This year marks the 75th anniversary of Irby Construction. This remarkable milestone prompts us to look back before we look forward, to remember where our company has been. What began as a little company with promise during wartime in America is now a stronger organization than it has ever been thanks to the legacy and the people that came before us.
Stuart C. Irby Co. weathered the war with a handful of jobs that included building electrical power lines and systems for a handful of military camps and bases. The company also installed lines for private power companies and the Rural Electrification Administration.
By 1946, people and businesses were ready to move from a wartime to a peacetime economy and return to a more normal life. Stuart C. Irby Co. had completed work far beyond its Mississippi roots, including contracts in Alabama, Georgia, Kentucky, Louisiana, Oklahoma, Tennessee, and Texas. In an optimistic America, fresh from winning a global conflict, there was the promise of more, similar work to come.
By now, it was clear to Stuart C. Irby that the construction part of his business offered opportunities to grow. More and more electric power lines would be necessary to sustain the nation’s post-war growth, he realized. He also decided to separate the company’s wholesale electrical supply business and the construction business. The Charter of Incorporation for Irby Construction Company was issued on July 1, 1946.
But manpower was scarce, and materials were, too. Wire shortages in the wake of the war created project hold ups for the new company. Financing construction projects was also a challenge. Junius Robinson, a long-time Irby accounting employee, was quoted as follows in the Stuart C. Irby Biography.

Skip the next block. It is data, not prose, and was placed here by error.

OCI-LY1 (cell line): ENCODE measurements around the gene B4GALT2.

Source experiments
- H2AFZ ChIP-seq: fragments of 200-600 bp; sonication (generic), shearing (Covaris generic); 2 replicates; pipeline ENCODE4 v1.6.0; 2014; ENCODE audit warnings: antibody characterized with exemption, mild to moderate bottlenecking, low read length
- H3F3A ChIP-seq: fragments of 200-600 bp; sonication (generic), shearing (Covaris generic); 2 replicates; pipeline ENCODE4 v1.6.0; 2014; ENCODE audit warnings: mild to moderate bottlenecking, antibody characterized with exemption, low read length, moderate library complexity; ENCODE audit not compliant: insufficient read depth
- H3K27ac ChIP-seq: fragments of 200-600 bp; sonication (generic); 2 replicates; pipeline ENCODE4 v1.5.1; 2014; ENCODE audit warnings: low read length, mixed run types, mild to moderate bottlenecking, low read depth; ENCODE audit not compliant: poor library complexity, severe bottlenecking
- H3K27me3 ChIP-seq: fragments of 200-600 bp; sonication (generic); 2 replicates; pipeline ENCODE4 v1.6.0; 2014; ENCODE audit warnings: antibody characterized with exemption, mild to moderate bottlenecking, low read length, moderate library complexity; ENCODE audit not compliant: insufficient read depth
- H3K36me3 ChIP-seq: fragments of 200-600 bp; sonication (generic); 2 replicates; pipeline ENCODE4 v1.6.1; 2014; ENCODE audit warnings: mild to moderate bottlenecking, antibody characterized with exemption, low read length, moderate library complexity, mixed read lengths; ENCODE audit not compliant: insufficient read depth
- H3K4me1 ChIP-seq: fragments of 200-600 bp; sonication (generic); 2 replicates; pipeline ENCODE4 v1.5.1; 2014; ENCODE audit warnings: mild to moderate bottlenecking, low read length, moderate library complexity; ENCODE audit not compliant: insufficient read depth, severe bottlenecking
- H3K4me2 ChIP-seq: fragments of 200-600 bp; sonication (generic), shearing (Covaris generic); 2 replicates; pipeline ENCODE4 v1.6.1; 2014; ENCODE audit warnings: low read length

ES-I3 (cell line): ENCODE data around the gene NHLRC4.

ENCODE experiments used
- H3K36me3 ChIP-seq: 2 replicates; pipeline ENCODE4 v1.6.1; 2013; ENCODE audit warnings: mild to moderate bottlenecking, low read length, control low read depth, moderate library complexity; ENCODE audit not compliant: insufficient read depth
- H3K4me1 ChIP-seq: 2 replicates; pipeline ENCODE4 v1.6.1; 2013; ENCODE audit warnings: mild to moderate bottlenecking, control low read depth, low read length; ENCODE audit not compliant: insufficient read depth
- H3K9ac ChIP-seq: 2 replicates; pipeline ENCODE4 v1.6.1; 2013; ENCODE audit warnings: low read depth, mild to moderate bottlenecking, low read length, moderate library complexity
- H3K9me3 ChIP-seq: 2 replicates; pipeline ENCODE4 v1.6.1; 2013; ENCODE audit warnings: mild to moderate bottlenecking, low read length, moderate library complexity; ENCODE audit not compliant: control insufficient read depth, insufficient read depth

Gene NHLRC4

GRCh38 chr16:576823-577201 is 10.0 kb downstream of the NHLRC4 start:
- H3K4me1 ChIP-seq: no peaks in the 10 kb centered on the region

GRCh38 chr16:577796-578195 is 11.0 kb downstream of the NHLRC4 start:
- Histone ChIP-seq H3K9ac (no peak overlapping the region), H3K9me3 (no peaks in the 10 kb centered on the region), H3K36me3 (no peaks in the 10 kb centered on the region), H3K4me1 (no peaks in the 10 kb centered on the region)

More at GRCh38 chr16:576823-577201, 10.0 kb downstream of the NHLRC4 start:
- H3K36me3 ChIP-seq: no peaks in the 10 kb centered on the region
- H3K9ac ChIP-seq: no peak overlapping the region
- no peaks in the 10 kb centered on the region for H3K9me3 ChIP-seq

“Irby Construction Co. had a pretty tough go at in the early years in financing the projects until they were completed. Supplies had to be bought and payrolls had to be met. Stuart C. Irby Co. was at one time a principal source of financing for Irby Construction Co. This seems ironic in the light of the construction company’s explosive growth in the 1960s and 1970s,” Robinson said.
“Each year the construction company did a little more business than the year before. The company was constantly having to expand and re-invest its profits in its own operation. No dividends were paid. Mr. Irby had a drawing account for many years, and he would leave his salary in the company to help finance it. He drew just enough to cover his bare living expenses.”
Despite those early struggles, Stuart C. Irby, Sr. recognized that post-war growth would mean more power lines would have to be built. This would mark the official beginning of the Irby Construction Co. story.
The full story of Irby’s 75 years will soon be printed in a hard-bound book. In the meantime, view our anniversary video.